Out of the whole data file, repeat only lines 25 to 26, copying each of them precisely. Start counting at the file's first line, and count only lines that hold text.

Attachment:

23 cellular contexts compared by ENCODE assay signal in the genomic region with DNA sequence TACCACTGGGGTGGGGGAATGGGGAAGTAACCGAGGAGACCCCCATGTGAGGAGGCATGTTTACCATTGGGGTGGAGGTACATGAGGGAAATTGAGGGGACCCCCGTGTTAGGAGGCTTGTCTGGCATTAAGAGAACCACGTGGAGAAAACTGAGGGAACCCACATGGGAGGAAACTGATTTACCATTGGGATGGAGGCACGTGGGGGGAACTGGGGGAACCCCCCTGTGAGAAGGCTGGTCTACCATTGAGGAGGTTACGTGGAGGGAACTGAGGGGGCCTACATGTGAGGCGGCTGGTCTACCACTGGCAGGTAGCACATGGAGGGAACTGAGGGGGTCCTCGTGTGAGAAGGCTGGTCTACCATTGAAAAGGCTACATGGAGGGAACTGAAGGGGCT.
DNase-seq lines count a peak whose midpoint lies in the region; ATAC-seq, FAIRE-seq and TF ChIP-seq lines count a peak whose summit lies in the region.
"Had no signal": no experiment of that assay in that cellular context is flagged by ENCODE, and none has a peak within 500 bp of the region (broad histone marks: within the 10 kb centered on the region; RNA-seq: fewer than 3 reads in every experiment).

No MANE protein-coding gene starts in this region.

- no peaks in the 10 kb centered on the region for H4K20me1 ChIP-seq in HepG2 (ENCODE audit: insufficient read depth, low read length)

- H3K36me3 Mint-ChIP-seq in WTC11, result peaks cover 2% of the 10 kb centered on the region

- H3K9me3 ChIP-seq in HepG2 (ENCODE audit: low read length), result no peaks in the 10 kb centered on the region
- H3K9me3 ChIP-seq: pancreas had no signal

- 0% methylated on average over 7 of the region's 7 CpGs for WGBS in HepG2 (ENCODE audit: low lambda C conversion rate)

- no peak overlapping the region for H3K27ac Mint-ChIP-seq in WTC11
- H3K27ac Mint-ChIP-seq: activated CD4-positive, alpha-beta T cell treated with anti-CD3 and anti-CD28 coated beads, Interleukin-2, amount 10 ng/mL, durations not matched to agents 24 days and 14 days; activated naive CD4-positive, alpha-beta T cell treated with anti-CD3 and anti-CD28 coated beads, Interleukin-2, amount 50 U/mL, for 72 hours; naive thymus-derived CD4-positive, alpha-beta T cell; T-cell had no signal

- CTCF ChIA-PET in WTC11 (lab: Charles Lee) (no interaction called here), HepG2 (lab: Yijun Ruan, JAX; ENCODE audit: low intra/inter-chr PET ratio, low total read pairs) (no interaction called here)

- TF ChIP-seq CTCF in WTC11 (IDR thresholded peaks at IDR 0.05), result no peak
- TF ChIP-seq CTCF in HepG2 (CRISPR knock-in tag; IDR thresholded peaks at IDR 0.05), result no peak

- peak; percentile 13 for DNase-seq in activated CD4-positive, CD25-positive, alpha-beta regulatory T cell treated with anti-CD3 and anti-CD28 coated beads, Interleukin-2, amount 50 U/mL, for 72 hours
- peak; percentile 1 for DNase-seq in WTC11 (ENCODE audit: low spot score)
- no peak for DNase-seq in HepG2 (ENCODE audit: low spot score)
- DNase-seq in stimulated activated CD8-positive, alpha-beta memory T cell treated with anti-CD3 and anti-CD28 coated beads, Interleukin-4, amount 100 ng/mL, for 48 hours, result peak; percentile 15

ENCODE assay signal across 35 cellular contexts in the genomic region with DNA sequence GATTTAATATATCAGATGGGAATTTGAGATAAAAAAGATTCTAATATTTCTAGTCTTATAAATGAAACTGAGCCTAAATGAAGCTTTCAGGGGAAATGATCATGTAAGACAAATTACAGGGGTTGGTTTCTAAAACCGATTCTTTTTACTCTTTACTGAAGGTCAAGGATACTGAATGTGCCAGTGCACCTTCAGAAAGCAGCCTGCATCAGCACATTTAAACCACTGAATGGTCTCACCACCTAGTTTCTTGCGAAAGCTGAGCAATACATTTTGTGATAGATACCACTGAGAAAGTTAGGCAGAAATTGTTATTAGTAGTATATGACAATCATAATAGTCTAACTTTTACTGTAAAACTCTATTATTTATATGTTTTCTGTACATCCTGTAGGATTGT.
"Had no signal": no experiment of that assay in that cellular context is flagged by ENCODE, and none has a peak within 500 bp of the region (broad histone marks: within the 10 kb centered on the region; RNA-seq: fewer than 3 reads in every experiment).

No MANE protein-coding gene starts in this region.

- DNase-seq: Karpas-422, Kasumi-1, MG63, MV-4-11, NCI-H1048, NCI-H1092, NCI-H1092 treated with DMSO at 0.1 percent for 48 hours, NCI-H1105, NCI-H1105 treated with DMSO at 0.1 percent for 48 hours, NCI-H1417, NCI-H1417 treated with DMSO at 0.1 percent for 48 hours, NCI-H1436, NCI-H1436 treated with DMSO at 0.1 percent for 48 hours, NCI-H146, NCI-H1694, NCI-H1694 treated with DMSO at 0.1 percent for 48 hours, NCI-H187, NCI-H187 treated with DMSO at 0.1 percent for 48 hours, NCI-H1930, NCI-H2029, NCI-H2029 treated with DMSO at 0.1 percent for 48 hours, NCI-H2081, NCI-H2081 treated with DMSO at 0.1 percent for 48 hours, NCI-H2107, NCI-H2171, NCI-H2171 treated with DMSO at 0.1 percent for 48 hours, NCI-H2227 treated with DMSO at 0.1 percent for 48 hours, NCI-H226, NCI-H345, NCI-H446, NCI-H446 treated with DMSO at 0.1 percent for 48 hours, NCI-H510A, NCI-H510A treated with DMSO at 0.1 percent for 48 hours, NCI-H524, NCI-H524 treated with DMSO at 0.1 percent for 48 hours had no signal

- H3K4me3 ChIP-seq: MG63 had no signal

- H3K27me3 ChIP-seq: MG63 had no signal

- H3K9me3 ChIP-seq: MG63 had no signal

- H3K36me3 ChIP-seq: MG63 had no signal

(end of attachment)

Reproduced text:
- H3K9me3 ChIP-seq: MG63 had no signal

- H3K36me3 ChIP-seq: MG63 had no signal